First: In the yacht collision-at-sea survival film All is Lost, the shots of the film’s sole character (Robert Redford) — taken from both front and rear camera positions — are made consistently at eye-level. This composition provides a sustained objective point of view and becomes the primary means of engendering an intense and compelling observational relationship with a character who must move diligently from one survival task to the next. The viewer’s attention remains riveted on the action, a brilliant visual strategy for a one-character, dialogue-free film.
Second: In motion-picture storytelling, two shots with identical composition elements and matched camera framing can be used as a means of linking past and present. This visual linkage occurs in the poignant comedy-drama Philomena. Early in the film young Philomena (Sophie Kennedy Clark) peers in horror through a window as her three-year-old son is led away from an Irish convent for adoption in America. The shot is composed as a tightly framed rectangular view of the small iron-barred window. Philomena is “imprisoned” in closeup behind it.
In an identically composed shot near the end of the film, 66-year-old Philomena (Judi Dench) stares through the same barred window when she returns to the convent in search of her “lost” son. The compositional technique here displays the motion picture medium’s affinity for creating powerful Proustian moments of mental and emotional depth.
Category: Cinematic Technology
The films of 2013 continued to show off the impressive role in filmmaking played by computer-generated-imagery (CGI) effects.
In The Hobbit: The Desolation of Smaug, CGI visual effects were on full display in the Lonely Mountain sequence where Bilbo Baggins confronts the dragon, Smaug. The dragon’s sinuous motion-capture screen movements were choreographed by CGI animators for stunning 3-D compositional impact. Benedict Cumberbatch was magnificent in voicing the growling, intimidating beast.
LED instruments — devices which light up to display visual information when voltage is applied — are now widely used for theater and event enhancement, for example for the color and light displays at the opening and closing ceremonies of the 2012 London Olympics. LED usage continued to make its way into 2013 motion picture production. Memorably, the pulsating abstract background images that appear in the stage interview sequence of The Hunger Games: Catching Fire were achieved with LED displays. The characters were filmed on the interview stage against a green-screen background and the brilliantly abstract LED imagery was composited digitally behind the live-action interviews.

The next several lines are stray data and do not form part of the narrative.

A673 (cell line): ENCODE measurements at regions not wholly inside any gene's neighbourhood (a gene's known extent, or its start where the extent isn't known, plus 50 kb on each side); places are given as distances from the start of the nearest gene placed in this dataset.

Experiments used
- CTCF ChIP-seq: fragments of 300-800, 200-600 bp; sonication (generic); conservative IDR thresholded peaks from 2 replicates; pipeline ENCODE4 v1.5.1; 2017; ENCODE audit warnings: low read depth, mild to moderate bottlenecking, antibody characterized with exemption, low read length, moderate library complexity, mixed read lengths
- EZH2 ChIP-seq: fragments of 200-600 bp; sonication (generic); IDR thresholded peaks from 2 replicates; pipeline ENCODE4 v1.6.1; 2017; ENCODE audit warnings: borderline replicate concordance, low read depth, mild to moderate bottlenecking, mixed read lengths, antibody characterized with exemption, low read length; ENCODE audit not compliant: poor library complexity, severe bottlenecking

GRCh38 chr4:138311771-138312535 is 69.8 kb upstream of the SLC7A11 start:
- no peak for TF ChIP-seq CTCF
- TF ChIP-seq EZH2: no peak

Even more impressive: In Gravity thousands of LED lightbulbs were used to simulate outer-space color and light changes, light ostensibly emanating from the earth, sun, moon, and stars. CGI artist-technicians developed a system for controlling the LED lights manually and displaying them within a virtual “light box” which was used for capturing Sandra Bullock’s screen movements. The imagined outer-space environment displayed in Gravity gave proof of just how far LED/CGI visual-effect artistry has come in the past decade.
Category: Film Projection
In conclusion, I must give a nod to an historic moment in film projection. At the end of last year, Paramount Pictures was the first major Hollywood studio to decide it would no longer ship movies on 35mm film to theaters in the United States. In 2013 less than 10 percent of the 40,000-plus U.S. movie houses had not yet converted for digital projection, mostly small-town venues unable to afford a conversion rate that is in excess of $100,000.
The rapid installation of digital projection systems between 2010-13 was spurred largely by the increasing number of feature animation films and big-budget action thrillers that were being produced in stereoscopic 3-D formats. Digital projection is required for screening a contemporary 3-D film. This historic moment points out how digital production and digital projection are now technological buddies in the business of making and showing movies.